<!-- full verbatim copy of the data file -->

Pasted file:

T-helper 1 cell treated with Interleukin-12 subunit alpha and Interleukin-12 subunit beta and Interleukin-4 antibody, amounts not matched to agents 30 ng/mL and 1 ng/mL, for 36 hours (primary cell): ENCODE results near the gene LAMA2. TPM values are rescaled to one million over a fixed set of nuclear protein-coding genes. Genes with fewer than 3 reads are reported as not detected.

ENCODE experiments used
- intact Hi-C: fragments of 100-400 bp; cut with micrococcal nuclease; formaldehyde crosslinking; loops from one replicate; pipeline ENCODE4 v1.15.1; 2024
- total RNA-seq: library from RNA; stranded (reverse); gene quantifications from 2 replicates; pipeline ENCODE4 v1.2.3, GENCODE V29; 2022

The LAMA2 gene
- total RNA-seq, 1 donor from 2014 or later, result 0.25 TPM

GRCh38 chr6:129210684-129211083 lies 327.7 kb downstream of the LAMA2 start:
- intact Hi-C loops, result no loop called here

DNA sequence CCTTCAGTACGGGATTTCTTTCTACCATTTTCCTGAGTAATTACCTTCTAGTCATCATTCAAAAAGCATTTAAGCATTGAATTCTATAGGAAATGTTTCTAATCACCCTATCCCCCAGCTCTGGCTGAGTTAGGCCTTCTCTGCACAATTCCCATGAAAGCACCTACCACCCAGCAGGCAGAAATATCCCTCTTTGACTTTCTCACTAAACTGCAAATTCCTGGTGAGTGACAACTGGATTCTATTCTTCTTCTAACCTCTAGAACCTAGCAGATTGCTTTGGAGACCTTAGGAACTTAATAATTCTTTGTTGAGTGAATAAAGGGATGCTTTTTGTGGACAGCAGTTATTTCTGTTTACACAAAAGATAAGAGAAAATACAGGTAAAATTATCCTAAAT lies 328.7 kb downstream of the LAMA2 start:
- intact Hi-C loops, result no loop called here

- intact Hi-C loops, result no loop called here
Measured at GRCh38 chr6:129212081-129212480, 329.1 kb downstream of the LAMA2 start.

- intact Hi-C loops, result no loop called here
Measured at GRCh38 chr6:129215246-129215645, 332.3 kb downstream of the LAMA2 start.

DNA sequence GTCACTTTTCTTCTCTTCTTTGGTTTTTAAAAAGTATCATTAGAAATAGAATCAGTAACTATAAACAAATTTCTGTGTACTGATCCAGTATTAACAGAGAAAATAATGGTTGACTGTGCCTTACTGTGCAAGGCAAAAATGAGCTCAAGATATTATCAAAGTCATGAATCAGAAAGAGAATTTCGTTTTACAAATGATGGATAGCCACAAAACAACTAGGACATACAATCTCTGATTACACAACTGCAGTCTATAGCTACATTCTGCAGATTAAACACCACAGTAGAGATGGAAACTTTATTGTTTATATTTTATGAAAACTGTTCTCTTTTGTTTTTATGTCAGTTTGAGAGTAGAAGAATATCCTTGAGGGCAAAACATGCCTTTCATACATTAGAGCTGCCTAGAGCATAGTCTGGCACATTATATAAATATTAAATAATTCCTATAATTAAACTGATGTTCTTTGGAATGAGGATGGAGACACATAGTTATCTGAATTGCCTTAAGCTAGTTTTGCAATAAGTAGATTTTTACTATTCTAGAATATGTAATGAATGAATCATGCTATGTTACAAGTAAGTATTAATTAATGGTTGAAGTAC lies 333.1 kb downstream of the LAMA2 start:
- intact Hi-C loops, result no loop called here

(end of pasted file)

T-helper 1 cell treated with Interleukin-12 subunit alpha and Interleukin-12 subunit beta and Interleukin-4 antibody, amounts not matched to agents 30 ng/mL and 1 ng/mL, for 36 hours (primary cell): ENCODE results near the gene LAMA2. TPM values are rescaled to one million over a fixed set of nuclear protein-coding genes. Genes with fewer than 3 reads are reported as not detected.

ENCODE experiments used
- intact Hi-C: fragments of 100-400 bp; cut with micrococcal nuclease; formaldehyde crosslinking; loops from one replicate; pipeline ENCODE4 v1.15.1; 2024
- total RNA-seq: library from RNA; stranded (reverse); gene quantifications from 2 replicates; pipeline ENCODE4 v1.2.3, GENCODE V29; 2022

The LAMA2 gene
- total RNA-seq, 1 donor from 2014 or later, result 0.25 TPM

GRCh38 chr6:129210684-129211083 lies 327.7 kb downstream of the LAMA2 start:
- intact Hi-C loops, result no loop called here

DNA sequence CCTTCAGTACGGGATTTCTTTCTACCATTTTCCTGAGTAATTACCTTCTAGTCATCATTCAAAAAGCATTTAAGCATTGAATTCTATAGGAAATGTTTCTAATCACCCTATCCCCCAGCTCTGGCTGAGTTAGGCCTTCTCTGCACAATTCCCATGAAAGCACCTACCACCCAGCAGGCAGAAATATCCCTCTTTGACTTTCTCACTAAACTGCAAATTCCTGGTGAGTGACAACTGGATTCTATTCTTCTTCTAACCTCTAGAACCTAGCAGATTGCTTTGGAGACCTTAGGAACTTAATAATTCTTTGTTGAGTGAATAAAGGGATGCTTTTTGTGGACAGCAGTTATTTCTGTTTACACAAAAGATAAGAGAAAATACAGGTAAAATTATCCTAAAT lies 328.7 kb downstream of the LAMA2 start:
- intact Hi-C loops, result no loop called here

- intact Hi-C loops, result no loop called here
Measured at GRCh38 chr6:129212081-129212480, 329.1 kb downstream of the LAMA2 start.

- intact Hi-C loops, result no loop called here
Measured at GRCh38 chr6:129215246-129215645, 332.3 kb downstream of the LAMA2 start.

DNA sequence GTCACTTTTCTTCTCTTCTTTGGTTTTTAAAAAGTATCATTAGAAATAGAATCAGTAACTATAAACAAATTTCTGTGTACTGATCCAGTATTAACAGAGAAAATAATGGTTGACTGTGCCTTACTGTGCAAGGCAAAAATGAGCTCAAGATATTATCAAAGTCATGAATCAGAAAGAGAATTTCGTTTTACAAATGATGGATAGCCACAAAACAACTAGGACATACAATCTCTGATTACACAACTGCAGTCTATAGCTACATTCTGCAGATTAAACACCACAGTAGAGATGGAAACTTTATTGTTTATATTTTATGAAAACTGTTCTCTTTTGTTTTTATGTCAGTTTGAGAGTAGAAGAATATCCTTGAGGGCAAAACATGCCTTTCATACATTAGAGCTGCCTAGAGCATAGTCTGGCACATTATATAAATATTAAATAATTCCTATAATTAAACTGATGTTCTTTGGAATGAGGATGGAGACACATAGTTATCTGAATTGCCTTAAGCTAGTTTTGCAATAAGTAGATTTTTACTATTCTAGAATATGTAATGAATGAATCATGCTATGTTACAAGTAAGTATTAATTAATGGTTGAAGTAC lies 333.1 kb downstream of the LAMA2 start:
- intact Hi-C loops, result no loop called here